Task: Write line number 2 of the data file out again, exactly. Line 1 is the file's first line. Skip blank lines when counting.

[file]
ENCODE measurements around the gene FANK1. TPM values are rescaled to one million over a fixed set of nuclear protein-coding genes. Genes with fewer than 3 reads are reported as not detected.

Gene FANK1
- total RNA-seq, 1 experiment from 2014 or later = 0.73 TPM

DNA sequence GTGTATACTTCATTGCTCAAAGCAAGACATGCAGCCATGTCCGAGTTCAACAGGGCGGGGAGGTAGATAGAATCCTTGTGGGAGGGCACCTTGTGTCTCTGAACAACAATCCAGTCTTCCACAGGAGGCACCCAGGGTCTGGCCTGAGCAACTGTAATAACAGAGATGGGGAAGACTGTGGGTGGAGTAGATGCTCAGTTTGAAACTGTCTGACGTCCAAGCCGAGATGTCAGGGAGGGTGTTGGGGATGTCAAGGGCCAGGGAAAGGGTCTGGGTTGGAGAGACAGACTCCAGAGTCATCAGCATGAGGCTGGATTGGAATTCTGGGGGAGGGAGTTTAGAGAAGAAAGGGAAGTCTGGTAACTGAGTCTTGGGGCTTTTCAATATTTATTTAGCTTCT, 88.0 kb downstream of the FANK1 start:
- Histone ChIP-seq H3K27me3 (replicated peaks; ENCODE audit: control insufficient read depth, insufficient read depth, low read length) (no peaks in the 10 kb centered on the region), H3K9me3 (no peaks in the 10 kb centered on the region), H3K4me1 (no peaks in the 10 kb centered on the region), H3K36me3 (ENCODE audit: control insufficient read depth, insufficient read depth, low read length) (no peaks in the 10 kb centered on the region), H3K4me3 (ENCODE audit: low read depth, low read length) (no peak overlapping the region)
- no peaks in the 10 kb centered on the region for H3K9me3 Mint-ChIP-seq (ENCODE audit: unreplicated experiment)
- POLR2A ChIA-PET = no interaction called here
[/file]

Gene FANK1